Caramel Sauce: Stop cooking any caramel recipe or variation when it reaches 225°F or, for a sauce that thickens like hot fudge over ice cream, 228°F. Pour it into a sauceboat to serve or into a heatproof jar for storage. The sauce can be stored in the refrigerator for ages and reheated gently in the microwave or a saucepan just until hot and flowing before use. You can stir in rum or brandy to taste. If the sauce is too thick or stiff to serve over ice cream, it can always be thinned with a little water or cream. Or, if you like a sauce that thickens more over ice cream, simmer it for a few minutes longer.

(recipe from Alice Medrich’s Pure Dessert, Copyright 2007, ISBN: 978-1579652111)

Chef’s notes: this recipe didn’t excite me a whole lot, as I just don’t like too much “sweet” at one time, but this does make a nice treat for those who stop by during the busy holiday season! I thought the recipe was fairly easy to make, but it is pretty labor-intensive, so I would recommend only making this for those who would appreciate all of the work involved (ie: not kids or dessert-scarfing husbands). I doubled the recipe for the cake itself so I could make a double layer cake. BTW, it’s hard to stay out of the syrup because it tastes like liquid toasted marshmallows (ie: crack-tastic).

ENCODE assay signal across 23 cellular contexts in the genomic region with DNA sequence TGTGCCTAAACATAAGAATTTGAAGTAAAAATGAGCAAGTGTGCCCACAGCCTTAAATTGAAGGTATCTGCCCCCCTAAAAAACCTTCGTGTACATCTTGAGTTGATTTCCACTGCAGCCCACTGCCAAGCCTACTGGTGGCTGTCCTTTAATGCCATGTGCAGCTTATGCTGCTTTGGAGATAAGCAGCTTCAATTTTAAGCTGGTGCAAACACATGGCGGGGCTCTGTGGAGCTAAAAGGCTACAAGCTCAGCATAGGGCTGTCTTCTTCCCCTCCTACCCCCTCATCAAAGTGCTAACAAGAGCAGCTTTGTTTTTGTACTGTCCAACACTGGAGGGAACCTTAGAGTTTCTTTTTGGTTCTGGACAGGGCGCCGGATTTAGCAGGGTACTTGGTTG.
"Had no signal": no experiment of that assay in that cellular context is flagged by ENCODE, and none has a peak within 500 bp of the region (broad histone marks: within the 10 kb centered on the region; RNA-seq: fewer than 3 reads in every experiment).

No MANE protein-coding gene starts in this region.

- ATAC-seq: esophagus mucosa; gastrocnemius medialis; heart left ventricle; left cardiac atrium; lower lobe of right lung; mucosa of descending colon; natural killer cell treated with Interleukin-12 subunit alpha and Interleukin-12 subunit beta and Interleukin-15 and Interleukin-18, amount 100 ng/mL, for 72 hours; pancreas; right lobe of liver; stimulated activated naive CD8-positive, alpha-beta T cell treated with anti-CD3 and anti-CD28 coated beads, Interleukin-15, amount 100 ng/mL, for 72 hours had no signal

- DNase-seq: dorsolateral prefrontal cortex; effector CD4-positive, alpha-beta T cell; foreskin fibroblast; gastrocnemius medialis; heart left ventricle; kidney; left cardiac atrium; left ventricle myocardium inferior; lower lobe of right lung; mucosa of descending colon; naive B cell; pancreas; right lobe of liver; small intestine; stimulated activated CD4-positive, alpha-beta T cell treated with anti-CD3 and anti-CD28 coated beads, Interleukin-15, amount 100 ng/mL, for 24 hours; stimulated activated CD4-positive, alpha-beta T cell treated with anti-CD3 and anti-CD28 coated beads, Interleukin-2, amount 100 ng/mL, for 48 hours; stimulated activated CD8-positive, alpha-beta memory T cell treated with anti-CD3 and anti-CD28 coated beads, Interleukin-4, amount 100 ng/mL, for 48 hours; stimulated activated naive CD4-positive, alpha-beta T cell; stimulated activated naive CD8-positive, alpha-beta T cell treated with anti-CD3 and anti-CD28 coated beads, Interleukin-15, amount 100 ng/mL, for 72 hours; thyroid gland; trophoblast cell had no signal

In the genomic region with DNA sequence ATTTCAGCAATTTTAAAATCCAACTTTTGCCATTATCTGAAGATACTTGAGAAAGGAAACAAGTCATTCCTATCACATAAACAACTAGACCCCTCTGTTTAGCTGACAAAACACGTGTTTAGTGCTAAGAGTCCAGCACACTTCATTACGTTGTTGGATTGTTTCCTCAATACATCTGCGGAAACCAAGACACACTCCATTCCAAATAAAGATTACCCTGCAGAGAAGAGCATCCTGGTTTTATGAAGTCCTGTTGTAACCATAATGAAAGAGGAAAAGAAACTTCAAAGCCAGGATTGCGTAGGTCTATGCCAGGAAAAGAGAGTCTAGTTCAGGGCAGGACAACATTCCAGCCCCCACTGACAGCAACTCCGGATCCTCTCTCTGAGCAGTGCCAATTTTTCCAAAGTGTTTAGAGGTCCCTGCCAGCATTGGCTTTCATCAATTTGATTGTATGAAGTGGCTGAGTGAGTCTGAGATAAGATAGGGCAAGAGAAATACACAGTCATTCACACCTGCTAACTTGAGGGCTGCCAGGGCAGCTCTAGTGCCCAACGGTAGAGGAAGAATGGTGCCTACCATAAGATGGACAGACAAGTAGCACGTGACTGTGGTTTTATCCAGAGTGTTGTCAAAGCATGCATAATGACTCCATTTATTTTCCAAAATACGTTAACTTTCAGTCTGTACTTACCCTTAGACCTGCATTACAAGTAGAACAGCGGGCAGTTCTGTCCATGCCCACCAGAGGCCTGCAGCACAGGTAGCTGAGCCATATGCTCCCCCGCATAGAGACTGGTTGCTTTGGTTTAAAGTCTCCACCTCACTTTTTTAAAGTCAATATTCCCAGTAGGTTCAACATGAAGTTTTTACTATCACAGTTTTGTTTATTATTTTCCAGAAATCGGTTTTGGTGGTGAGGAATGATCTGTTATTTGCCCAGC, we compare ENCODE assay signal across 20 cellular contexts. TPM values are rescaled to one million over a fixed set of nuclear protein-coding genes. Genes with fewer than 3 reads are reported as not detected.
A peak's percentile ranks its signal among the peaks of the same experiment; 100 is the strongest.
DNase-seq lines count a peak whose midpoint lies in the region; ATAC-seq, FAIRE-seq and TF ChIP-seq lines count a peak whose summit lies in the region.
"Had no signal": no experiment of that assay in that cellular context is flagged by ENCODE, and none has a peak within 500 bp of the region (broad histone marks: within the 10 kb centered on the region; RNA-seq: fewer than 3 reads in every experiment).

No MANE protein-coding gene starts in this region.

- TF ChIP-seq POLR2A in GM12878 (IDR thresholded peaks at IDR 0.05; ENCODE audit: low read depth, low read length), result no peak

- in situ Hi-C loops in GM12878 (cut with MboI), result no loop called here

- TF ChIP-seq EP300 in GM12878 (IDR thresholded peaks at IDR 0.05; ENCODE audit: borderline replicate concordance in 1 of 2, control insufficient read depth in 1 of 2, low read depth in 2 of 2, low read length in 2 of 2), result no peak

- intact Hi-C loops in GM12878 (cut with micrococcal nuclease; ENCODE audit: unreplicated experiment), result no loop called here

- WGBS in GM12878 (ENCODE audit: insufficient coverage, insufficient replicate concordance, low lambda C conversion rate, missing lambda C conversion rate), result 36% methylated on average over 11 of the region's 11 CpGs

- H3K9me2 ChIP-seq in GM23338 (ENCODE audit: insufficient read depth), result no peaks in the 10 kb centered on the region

db2





A Few of My Favorite Things

1 11 2008

Last night was trick or treat night and the Baby cleaned up. She went as a “Rainbow Barbie Fairy Princess,” which was absolutely adorable, despite the fact that her costume was already falling apart and this was only the second wearing (she wore it last weekend for the Halloween party at our church). We have tons of candy, which Hubs won’t let me take to work, and the Baby had a great night.

One of my Halloween traditions is that I make a pot of chili on trick or treat night. So, I tried a new recipe, Buffalo Chicken Chili, courtesy of Rachael Ray. The finishing touch is that you top it with tortilla chips and melted blue cheese:

Buffalo Chicken Chili

  • 2 tablespoons extra virgin olive oil (EVOO)
  • 2 pounds ground chicken
  • 2 large carrots, peeled and finely chopped
  • 1 large onion, chopped
  • 4 ribs celery with leafy tops, finely chopped
  • 4 cloves garlic, chopped
  • 1 tablespoon smoked sweet paprika
  • 1 bay leaf, fresh or dried
  • Salt and freshly ground black pepper
  • 2 cups chicken stock
  • 1/2 cup hot sauce
  • 1 can tomato sauce (15 ounces)
  • 1 can stewed, fire-roasted or crushed tomatoes (15 ounces)
  • 1 sack whole grain tortilla chips, lightly crushed
  • 3/4 pound Maytag Blue cheese, crumbled
  • A handful of flat leaf parsley, chopped